January 2015 Update
It was a quick start to 2015! Health is Primary kicked off the New Year at the Consumer Electronics Show (CES15), the world’s premiere technology trade show, in Las Vegas. The campaign hosted a panel discussion on consumer health technology from the family physician perspective.
Consumer health technologies, from apps and wearables to self-diagnosis tools, have the potential to strengthen patient-physician relationships and improve health outcomes. The panelists shared recent survey data on current use of consumer health apps with patients and urged developers to get physicians and patients involved early in the development process.
This event was the start of a longer-term effort by Family Medicine for America’s Health to advance a health technology agenda and encourage the development of consumer health technology that is:
• Evidence-based—Informed by science and in line with practice guidelines
• Patient-friendly—not just easy to use but with built-in incentives that can support healthy behaviors; and,
• Interoperable—able to connect with office technology so physicians can access data and stay connected to patients
Thanks to Health is Primary Twitter fans who followed the panel at @HealthIsPrimary and used the hashtags #CES2015 with #MakeHealthPrimary to participate in an engaging conversation online.
Health is Primary nutrition & fitness initiative to launch end of January. Later this month, Health is Primary will launch its first “Focus on Health” initiative to highlight the important role primary care and family medicine can play in promoting nutrition and fitness. This initiative is the first in a series that will occur each quarter throughout the campaign demonstrating how primary care supports patients in preventing disease and promoting health. Future topics in 2015 include chronic disease management in March, immunizations in August and smoking prevention and cessation in November.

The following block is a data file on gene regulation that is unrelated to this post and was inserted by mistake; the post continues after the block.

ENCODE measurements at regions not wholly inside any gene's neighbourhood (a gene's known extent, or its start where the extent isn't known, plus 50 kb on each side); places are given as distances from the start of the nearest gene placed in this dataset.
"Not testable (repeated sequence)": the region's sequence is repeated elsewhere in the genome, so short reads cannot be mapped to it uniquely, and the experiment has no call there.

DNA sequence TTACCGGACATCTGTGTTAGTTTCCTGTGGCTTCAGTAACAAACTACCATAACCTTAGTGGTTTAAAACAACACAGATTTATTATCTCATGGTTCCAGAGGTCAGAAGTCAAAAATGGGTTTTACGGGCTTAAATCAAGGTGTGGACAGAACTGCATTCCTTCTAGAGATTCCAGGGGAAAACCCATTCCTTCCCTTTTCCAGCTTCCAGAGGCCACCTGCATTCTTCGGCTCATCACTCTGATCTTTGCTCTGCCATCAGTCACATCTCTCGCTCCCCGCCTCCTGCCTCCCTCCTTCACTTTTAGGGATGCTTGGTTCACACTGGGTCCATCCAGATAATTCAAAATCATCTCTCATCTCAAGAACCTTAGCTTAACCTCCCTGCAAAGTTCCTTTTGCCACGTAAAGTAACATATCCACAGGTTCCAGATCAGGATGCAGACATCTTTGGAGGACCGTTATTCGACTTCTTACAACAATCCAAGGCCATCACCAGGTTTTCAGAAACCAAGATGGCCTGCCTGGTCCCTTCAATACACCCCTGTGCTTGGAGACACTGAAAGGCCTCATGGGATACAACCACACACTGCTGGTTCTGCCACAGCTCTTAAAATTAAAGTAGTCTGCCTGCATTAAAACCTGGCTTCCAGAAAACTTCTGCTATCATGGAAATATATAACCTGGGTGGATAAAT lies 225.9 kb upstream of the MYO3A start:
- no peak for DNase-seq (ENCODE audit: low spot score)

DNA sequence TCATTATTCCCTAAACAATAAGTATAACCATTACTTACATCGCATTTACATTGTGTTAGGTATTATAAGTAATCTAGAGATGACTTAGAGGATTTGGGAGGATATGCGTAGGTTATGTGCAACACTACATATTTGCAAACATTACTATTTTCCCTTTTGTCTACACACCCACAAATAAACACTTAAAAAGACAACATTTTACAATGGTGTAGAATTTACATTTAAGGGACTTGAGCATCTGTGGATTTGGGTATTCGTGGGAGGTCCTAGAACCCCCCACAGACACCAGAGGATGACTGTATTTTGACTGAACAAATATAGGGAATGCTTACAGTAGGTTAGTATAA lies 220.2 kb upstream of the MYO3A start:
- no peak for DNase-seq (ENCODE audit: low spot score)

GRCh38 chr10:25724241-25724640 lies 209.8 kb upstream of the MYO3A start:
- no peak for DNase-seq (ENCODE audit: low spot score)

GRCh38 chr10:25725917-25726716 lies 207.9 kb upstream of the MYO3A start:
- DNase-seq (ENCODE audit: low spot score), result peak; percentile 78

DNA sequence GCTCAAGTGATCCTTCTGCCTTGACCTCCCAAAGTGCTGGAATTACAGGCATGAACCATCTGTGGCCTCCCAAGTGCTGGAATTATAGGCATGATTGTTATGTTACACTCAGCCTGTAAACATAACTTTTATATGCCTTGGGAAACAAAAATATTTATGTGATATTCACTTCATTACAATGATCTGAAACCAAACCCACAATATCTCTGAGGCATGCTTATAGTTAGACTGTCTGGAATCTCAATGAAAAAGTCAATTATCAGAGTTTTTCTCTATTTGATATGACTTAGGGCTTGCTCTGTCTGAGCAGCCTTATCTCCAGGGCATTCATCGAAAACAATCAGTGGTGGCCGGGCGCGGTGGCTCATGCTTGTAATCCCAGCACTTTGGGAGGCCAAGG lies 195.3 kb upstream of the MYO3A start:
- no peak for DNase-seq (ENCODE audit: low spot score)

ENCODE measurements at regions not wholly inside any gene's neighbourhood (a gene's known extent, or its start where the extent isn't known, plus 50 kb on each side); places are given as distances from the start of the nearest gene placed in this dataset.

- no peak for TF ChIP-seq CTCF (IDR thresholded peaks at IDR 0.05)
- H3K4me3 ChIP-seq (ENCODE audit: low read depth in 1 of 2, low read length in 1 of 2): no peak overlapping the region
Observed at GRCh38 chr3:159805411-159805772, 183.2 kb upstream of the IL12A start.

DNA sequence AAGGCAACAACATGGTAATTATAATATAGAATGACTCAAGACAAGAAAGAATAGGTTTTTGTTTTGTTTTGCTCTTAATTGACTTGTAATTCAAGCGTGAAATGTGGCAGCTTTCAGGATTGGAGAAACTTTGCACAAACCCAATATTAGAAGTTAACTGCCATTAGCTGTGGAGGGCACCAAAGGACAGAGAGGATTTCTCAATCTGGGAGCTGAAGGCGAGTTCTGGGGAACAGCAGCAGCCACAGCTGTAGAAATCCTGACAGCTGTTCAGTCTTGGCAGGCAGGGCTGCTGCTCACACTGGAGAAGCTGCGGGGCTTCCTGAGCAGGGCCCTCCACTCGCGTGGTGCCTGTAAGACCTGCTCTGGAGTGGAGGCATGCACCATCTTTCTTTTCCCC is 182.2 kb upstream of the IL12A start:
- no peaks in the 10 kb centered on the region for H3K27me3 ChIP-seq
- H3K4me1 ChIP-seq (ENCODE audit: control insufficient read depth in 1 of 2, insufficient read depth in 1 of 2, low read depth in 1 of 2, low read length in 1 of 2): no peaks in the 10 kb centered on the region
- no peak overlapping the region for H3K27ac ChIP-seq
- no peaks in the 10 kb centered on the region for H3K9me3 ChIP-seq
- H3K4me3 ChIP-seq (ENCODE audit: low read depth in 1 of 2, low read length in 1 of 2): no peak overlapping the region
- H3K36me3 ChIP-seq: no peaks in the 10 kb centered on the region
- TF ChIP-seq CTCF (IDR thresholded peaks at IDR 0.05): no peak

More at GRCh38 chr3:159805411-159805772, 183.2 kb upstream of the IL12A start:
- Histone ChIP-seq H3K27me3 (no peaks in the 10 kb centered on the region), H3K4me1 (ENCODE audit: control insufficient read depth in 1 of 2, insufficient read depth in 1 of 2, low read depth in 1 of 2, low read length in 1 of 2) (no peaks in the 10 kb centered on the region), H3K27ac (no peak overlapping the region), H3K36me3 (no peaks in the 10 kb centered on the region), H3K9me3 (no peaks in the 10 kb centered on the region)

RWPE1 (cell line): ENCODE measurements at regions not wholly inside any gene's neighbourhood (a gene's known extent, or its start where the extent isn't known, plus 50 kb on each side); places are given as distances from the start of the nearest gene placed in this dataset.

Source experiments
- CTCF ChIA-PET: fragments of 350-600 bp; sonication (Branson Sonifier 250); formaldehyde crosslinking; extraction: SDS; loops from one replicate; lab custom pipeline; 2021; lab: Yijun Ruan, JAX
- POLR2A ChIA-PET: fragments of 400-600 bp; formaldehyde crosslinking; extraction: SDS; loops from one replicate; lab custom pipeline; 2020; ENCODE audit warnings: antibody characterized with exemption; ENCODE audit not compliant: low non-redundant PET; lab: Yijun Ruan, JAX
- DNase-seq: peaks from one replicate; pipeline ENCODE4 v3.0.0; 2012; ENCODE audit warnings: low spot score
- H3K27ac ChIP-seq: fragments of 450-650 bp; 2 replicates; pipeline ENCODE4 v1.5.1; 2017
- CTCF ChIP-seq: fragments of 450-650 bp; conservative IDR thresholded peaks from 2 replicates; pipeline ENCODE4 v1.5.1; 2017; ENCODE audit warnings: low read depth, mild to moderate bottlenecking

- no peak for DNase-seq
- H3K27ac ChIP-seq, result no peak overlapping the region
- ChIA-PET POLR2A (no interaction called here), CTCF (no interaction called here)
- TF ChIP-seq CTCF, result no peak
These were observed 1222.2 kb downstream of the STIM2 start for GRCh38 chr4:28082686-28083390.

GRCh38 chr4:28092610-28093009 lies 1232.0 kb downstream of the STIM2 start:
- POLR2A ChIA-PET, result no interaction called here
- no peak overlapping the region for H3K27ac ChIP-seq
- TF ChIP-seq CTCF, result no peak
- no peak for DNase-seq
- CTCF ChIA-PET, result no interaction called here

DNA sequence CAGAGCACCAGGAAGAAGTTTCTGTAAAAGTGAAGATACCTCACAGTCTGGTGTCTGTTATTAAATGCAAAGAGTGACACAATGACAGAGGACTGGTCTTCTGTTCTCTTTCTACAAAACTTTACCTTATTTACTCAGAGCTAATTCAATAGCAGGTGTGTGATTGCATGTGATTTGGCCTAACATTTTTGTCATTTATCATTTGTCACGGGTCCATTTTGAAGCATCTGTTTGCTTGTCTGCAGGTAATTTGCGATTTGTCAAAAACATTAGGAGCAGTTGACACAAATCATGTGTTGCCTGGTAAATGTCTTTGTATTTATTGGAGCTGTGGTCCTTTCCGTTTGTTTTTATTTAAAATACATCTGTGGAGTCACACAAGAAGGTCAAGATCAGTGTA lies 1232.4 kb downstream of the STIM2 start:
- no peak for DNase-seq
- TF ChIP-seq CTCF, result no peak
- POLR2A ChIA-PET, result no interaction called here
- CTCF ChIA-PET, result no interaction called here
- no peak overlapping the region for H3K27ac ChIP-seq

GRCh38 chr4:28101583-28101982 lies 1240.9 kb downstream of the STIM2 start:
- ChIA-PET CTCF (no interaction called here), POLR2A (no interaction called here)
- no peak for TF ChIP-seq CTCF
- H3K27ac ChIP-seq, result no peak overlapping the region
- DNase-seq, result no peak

Hitting the road in February. Health is Primary will host its inaugural City Tour at the Raleigh Convention Center on February 26. The campaign will showcase a range of local initiatives that are improving primary care and delivering on the Triple Aim of better care and better quality at a lower cost. Following Raleigh, Health is Primary will visit Seattle, Chicago, Denver and Detroit. Click here to stay current on dates, locations and speakers for the campaign City Tour. We are looking for extraordinary examples of change that are underway around the country. If you have a story to share from anywhere in the U.S., we want to hear it. Please email us at firstname.lastname@example.org.
Core Teams Launched. The six Core Teams met for the first time in December to prioritize the tactics they will tackle in 2015 and to begin designing the action plans for those tactics. The Core Teams looked into the future to begin to determine what success can look like five years out – and established metrics for each tactic that will help define what success would look like in year one. The prioritized tactics for each of the Core Teams that will be launched in 2015 are: